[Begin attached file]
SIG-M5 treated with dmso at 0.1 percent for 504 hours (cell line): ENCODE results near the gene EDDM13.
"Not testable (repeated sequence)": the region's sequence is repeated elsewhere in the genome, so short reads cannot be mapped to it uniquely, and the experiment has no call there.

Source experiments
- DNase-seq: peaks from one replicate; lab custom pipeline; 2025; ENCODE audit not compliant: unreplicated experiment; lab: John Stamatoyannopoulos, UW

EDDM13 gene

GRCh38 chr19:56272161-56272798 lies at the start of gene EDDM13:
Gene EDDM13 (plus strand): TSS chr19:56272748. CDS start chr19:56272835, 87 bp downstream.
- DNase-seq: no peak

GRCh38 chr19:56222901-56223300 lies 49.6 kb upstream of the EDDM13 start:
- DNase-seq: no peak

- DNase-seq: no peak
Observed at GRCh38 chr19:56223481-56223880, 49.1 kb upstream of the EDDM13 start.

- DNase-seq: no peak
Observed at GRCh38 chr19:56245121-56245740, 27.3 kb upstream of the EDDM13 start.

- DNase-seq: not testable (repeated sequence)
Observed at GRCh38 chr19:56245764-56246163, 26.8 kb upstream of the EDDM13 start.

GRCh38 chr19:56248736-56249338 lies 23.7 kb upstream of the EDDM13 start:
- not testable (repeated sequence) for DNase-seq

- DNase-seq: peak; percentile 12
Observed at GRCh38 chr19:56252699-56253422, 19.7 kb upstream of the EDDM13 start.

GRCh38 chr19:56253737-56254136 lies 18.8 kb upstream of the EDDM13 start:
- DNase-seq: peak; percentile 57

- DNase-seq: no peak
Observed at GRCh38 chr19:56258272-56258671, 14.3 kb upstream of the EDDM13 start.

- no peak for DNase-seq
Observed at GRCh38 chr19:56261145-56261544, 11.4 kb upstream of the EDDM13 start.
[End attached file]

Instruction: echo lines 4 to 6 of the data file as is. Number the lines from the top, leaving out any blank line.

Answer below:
- DNase-seq: peaks from one replicate; lab custom pipeline; 2025; ENCODE audit not compliant: unreplicated experiment; lab: John Stamatoyannopoulos, UW

EDDM13 gene

GRCh38 chr19:56272161-56272798 lies at the start of gene EDDM13: